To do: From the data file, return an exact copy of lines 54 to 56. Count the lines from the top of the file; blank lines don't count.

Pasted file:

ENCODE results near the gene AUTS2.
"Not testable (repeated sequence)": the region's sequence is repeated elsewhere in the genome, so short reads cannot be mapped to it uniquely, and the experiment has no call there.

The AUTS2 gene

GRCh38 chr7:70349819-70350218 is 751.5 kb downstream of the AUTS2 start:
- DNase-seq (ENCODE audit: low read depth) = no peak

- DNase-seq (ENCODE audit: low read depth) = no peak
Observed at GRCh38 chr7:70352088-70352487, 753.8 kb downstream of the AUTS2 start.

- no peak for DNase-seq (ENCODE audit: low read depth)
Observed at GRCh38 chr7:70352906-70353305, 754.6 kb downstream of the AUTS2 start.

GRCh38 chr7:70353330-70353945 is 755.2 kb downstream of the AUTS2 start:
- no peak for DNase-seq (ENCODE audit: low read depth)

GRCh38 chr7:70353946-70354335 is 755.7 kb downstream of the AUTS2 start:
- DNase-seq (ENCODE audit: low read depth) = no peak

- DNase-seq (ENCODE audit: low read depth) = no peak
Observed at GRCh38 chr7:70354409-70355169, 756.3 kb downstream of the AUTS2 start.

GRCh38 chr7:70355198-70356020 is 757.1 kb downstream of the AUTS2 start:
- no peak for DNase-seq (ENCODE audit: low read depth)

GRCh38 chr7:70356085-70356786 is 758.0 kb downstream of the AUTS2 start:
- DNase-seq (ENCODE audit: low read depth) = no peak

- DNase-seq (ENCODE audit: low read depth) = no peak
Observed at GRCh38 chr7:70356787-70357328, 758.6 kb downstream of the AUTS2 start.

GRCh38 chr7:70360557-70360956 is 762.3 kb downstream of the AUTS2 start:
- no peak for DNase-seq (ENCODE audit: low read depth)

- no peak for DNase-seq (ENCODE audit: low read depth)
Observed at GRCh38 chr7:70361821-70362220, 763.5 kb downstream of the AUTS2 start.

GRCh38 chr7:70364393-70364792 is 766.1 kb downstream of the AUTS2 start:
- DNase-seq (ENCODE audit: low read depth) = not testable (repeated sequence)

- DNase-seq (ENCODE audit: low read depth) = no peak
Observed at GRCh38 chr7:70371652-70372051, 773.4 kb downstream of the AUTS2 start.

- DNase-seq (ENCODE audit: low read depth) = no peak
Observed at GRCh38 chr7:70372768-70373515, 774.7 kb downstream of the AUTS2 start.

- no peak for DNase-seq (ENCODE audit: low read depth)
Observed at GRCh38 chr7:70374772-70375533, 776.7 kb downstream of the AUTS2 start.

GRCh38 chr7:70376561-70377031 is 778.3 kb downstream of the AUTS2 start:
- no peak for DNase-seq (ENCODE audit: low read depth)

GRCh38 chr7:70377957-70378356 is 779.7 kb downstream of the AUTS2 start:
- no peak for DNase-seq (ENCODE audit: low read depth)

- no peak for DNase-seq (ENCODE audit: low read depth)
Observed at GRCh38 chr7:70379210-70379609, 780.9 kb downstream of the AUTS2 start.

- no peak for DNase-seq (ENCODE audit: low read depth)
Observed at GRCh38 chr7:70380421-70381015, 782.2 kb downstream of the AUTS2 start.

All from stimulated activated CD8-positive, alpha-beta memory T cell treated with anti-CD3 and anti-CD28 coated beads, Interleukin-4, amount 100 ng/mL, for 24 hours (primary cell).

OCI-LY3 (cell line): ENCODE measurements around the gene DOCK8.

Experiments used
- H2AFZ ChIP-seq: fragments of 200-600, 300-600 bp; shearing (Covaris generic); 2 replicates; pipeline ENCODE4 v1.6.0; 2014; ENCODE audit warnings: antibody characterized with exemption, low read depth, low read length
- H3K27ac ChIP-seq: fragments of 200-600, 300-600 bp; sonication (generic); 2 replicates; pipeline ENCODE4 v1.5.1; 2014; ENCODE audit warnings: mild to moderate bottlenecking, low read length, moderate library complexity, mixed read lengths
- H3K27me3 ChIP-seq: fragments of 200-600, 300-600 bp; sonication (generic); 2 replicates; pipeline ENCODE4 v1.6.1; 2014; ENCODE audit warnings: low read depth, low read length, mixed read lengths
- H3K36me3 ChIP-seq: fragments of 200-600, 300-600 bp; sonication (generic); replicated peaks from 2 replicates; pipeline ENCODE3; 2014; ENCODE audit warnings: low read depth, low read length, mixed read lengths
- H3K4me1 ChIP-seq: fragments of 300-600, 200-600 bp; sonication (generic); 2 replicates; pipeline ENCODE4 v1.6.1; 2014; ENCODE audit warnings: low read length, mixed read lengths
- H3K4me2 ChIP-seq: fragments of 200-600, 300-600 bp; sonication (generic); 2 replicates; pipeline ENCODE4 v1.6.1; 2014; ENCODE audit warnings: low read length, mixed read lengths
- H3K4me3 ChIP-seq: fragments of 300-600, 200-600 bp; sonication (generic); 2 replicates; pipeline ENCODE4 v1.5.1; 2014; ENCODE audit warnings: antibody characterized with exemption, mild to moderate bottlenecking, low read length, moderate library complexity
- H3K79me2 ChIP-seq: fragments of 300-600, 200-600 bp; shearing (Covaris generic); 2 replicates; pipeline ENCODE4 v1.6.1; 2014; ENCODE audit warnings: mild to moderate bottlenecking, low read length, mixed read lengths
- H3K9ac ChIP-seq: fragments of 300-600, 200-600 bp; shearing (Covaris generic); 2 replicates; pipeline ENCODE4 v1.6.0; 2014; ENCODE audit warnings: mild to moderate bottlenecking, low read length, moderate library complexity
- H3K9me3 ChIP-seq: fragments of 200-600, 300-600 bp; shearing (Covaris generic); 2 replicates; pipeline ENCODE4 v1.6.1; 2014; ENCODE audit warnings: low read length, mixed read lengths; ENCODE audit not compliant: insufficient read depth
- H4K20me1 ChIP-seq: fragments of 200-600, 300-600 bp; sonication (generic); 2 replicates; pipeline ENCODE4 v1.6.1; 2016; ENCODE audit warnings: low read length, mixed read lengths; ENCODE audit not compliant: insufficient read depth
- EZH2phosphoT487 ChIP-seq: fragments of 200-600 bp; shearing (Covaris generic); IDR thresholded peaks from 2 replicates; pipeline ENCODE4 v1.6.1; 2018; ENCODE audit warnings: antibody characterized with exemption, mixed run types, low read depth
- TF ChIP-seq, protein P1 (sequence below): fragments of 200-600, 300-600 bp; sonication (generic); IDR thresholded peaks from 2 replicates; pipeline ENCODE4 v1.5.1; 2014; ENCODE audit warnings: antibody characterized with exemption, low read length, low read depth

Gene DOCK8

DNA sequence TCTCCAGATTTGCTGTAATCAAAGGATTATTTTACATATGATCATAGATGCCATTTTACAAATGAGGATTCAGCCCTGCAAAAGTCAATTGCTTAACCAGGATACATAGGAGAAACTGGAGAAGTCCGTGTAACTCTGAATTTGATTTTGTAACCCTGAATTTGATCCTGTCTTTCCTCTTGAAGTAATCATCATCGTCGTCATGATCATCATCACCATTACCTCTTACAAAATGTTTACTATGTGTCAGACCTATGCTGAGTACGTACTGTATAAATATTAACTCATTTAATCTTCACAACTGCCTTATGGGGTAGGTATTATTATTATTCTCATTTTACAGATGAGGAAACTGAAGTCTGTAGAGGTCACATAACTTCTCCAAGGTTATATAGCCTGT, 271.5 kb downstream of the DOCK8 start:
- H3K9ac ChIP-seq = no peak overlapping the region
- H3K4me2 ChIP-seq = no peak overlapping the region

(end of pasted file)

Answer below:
- H3K9me3 ChIP-seq: fragments of 200-600, 300-600 bp; shearing (Covaris generic); 2 replicates; pipeline ENCODE4 v1.6.1; 2014; ENCODE audit warnings: low read length, mixed read lengths; ENCODE audit not compliant: insufficient read depth
- H4K20me1 ChIP-seq: fragments of 200-600, 300-600 bp; sonication (generic); 2 replicates; pipeline ENCODE4 v1.6.1; 2016; ENCODE audit warnings: low read length, mixed read lengths; ENCODE audit not compliant: insufficient read depth
- EZH2phosphoT487 ChIP-seq: fragments of 200-600 bp; shearing (Covaris generic); IDR thresholded peaks from 2 replicates; pipeline ENCODE4 v1.6.1; 2018; ENCODE audit warnings: antibody characterized with exemption, mixed run types, low read depth